Here’s my interview with Jack on the NVC Podcast, where I detail some of my experience of filming Family Camp.
When I was working on my first documentary project, On the Needle, I came across some practitioners of Nonviolent Communication (NVC) who told me about ‘family camps’. These were events held usually during the summer during which entire families gathered to practice NVC together. One woman who was starting her own camp in Portugal told me, ‘You got to see kids that grew up with NVC. They’re amazing.’
And it was true.
For starters, NVC is a philosophy that teaches people how to relate to each other without using fear, guilt or shame. Often, this is the reason why families enter into long term conflicts and fail to live out the love they have for each other. Aside from feeling like I personally had a lot to learn from NVC, I knew that it was something that I needed to share with others. It was just too good, too helpful and too wonderful to keep a secret.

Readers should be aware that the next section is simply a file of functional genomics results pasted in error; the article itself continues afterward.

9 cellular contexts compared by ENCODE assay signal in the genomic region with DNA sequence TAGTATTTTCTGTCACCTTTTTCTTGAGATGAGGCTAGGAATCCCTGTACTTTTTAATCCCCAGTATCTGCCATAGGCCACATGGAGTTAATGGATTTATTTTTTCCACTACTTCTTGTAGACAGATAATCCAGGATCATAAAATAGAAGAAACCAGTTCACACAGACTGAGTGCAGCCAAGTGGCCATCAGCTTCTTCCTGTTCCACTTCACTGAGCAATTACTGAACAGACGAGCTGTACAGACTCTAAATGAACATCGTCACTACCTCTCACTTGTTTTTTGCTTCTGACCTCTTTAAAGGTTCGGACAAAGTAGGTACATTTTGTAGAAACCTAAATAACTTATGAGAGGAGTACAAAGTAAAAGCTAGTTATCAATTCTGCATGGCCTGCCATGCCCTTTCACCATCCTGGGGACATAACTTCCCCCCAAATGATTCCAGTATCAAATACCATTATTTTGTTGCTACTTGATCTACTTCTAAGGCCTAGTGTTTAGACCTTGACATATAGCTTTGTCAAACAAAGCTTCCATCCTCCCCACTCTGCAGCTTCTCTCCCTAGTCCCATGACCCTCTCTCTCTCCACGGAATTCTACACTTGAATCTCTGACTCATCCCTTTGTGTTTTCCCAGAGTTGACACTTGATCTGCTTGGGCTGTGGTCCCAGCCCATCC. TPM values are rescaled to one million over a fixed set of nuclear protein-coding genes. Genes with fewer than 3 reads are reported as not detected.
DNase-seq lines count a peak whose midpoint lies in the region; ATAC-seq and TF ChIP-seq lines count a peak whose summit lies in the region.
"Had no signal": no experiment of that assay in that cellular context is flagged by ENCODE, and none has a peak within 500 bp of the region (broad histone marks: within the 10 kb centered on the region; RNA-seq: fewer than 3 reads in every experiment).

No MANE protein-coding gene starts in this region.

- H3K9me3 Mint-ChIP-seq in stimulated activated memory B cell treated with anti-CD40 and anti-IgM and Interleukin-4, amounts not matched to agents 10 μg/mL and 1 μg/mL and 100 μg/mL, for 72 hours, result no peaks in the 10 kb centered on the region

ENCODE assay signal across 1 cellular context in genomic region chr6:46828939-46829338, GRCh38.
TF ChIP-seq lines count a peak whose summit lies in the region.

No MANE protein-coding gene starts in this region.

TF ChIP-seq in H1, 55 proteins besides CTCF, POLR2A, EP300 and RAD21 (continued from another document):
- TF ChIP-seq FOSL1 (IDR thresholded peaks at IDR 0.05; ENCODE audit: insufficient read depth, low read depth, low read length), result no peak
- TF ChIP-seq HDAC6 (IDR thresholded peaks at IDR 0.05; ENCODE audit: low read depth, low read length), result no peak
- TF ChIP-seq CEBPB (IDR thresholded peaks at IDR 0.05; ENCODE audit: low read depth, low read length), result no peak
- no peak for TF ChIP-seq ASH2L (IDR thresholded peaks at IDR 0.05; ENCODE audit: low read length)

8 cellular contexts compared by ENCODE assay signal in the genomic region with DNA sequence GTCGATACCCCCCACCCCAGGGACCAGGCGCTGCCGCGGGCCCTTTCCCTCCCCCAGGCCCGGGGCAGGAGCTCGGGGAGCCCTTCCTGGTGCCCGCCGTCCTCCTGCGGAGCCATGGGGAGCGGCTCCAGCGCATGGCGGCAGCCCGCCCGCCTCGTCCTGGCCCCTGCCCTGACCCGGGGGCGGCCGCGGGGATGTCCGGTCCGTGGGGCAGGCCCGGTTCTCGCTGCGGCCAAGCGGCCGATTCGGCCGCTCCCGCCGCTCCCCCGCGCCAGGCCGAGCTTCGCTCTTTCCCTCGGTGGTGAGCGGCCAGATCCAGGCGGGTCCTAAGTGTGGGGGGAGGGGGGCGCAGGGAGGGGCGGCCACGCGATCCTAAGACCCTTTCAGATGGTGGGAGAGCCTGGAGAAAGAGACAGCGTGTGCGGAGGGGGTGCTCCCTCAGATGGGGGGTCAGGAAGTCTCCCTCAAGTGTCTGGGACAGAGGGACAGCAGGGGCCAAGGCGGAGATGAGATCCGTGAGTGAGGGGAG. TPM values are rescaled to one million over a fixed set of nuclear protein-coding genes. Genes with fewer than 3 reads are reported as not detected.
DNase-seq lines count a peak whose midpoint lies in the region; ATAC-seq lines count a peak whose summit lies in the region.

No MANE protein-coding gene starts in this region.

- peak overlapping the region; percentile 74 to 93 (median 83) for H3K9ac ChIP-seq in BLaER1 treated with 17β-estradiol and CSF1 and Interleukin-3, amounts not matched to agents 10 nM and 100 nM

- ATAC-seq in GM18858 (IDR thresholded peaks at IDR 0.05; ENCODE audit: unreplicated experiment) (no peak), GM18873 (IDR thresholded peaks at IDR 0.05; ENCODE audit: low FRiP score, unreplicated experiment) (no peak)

I got in touch with Barbara Larsen and ended up spending a couple of weeks living in a tent on Vashon Island, WA and trying to soak up as much as I can.
By the end, I had shot forty hours of footage.
My initial thought was to make a fifteen minute documentary about the camp. However, months of editing proved to be more challenging than I expected. I had an hour and a half cut, not fifteen minutes.
At some point, I got off my computer, lay down on the carpet and texted Andrew. I told him ‘I hate my movie.’
He replied ‘That means you’re finally getting somewhere.’
That gave me the impetus to keep going.